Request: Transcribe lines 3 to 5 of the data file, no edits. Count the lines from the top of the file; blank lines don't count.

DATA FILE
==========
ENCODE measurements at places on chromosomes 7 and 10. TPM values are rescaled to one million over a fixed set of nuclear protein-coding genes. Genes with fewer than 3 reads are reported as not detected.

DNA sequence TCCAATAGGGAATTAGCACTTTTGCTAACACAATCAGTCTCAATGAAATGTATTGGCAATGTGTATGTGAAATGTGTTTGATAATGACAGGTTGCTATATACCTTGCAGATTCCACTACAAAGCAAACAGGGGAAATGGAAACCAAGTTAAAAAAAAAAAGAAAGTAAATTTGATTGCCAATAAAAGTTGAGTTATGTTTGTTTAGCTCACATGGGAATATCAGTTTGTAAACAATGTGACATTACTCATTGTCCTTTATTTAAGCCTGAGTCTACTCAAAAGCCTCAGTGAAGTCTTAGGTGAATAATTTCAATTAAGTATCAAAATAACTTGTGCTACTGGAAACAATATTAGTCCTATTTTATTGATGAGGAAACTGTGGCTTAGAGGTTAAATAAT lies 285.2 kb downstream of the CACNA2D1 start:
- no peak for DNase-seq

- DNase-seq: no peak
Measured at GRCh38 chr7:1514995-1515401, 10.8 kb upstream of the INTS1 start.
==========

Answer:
- no peak for DNase-seq

- DNase-seq: no peak
Measured at GRCh38 chr7:1514995-1515401, 10.8 kb upstream of the INTS1 start.